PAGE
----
In reality? It will be quite a few nights like this before a responsible lover learns to get his partner off first before racing for the finish line or the woman learns to insist on it. Without that pressure, he will never learn. In any case, a man can't be raped as per Indian law. He is this mythical creature who always wants sex, so there is no question of lack of consent - and countless relatively inexperienced partners of sexually active women will attest to the fact that they do get pushed beyond their comfort zone. If a woman is under social pressure of the male gender, the man's entire masculinity and existence as a man can be at stake in such moments. A man who can't "perform" on demand is a most embarrassing thing in terms of social conditioning.

A rather headstrong teenager slapped her lover awake when he fell asleep after climaxing while she was still horny and frustrated. Embarrassed at having fallen asleep and intimidated by her fury, he fumbled his way through that night and broke off with her the next morning, by which time she was horrified and embarrassed by her own behavior. "You can't force me" were his exact words, repeated over and over through the conversation.

She kept apologizing and begging him to forgive her. She had thought he had lost interest in her - as in he dumped her after sex. It was rape all the same - technically. A more humane term would be a learning experience for both of them. Neither of them were aware of crucial factors beyond their own experience. The girl didn't have an idea that men can need temporary time out after a climax. The man was not aware that women climax at all.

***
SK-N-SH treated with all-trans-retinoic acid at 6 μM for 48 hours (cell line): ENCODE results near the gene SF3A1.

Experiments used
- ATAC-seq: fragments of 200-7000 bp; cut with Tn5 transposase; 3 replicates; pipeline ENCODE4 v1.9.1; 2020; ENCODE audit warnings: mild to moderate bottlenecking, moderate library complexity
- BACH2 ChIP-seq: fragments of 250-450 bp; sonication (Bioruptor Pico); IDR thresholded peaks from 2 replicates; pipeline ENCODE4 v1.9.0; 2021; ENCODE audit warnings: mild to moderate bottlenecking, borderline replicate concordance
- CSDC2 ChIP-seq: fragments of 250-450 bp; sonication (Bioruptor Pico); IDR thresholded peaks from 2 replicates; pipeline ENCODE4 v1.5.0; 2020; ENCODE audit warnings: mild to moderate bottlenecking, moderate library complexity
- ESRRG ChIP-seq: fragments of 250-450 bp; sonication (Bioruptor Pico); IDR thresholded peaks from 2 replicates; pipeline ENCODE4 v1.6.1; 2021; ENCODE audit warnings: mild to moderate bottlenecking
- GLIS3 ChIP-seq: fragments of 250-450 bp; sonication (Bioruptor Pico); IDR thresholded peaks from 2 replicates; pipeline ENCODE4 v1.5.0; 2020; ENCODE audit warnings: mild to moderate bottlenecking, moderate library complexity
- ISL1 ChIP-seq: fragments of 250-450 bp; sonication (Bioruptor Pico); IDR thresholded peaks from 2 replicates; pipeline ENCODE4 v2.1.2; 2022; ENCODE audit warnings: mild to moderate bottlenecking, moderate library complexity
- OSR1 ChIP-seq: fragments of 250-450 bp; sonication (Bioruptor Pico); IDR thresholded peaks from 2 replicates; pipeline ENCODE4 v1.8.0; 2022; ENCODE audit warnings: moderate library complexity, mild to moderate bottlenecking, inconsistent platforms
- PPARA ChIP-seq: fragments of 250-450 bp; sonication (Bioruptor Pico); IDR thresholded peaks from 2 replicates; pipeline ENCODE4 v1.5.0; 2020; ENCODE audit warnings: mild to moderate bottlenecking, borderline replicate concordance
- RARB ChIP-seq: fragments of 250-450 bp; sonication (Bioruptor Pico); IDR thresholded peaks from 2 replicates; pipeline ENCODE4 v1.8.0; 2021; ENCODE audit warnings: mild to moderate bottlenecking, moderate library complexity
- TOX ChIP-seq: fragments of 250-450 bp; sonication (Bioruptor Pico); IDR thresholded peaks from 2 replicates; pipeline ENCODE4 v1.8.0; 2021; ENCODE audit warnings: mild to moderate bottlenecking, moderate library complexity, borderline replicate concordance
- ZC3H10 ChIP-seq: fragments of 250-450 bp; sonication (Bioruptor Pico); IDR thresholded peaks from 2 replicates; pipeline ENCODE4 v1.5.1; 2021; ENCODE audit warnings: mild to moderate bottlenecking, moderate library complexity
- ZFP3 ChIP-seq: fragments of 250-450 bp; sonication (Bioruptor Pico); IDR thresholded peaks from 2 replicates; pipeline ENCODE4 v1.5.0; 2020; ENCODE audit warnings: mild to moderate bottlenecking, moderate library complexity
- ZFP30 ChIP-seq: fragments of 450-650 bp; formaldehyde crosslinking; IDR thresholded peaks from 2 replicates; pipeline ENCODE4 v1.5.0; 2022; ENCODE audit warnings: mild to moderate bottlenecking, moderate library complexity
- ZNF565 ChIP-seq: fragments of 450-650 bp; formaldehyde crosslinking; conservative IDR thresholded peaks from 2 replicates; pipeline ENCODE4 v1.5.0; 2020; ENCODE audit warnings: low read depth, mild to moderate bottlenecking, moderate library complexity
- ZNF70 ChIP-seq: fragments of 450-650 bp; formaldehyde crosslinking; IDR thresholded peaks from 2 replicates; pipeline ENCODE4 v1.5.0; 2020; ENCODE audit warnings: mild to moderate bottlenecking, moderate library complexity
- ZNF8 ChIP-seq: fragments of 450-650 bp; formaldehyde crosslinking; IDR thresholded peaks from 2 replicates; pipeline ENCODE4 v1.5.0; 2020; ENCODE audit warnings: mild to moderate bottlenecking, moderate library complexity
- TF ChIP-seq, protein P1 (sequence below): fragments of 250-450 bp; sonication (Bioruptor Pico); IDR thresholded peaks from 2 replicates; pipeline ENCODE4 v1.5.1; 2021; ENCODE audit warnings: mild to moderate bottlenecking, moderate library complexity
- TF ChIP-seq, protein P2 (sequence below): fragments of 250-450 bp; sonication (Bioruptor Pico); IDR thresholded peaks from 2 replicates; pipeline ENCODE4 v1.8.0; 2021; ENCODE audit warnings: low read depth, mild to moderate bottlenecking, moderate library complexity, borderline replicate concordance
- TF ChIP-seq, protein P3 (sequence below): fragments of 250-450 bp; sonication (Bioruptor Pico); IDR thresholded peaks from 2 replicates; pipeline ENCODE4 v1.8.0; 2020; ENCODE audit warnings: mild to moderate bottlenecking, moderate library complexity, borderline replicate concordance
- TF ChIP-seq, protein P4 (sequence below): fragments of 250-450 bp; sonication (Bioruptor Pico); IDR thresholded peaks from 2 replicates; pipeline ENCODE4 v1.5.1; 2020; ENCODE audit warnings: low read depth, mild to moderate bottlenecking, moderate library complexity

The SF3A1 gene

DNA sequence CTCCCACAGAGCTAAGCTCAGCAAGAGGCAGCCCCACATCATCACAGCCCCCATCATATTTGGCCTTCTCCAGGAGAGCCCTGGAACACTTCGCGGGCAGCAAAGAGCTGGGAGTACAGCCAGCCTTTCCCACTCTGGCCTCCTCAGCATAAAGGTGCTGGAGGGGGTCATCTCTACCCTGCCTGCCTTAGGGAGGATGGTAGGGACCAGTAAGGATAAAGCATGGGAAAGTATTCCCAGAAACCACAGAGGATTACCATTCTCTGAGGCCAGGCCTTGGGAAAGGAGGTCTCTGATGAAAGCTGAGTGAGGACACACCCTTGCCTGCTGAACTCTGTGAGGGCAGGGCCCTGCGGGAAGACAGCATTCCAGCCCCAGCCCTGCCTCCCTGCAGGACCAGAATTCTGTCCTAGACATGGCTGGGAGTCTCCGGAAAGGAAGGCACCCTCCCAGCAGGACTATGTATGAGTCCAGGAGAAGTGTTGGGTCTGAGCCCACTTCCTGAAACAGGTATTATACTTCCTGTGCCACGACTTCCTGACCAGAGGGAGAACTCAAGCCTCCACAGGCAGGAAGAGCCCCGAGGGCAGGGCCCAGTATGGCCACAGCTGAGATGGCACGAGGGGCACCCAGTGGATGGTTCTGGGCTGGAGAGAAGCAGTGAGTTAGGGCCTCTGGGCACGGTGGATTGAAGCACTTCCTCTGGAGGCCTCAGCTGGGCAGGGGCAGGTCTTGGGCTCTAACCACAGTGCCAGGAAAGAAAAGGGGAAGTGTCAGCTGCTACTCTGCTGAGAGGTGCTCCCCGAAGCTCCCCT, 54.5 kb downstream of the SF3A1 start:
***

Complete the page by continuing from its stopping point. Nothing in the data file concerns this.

If a horny and clueless teenager can do this, an adult experienced woman can definitely pressure a man into "performing" beyond his endurance with a lot more expertise and knowing exactly how to do it. Not all men have the sexual resilience or skill to ensure that a woman also finds each sexual encounter satisfying. Till they learn, it can be extremely high pressure to deliver sex long after they have maxed out or more often than they are sexually able. One day it will make them better lovers. Or it may simply lead to a horrible sexual relationship they hopefully escape some day.

If we insist on reluctant agreements under pressure being up for evaluation as rape in hindsight, then we have to begin with the ethical stand that men too can be raped in this manner - are we willing to do that? Is it ethical to consider consent under pressure as rape only for women? Also, is it correct to blame a man for rape if there is consent under pressure even, unless there is an explicit threat or unfair pressure knowingly applied by the man? Can a man know all the factors that will run through a woman's mind before she agrees in order to know that the consent is not freely given?

There has to be some point where we have to take consent/participation at face value and it is the responsibility of each person in an adult interaction to make their peace with their choices. And to give consent with awareness of its implication and refuse it if not okay with it.

Saying NO and making it stick

Both men and women would be served better by widespread awareness of tools like safe words and emphatic "NOs" without mixed messages - where a refusal is a flat out refusal and no persuasion is welcome that leave absolutely no room for misinterpretation. This is important for both responsible adult communication as well as practical safety for women.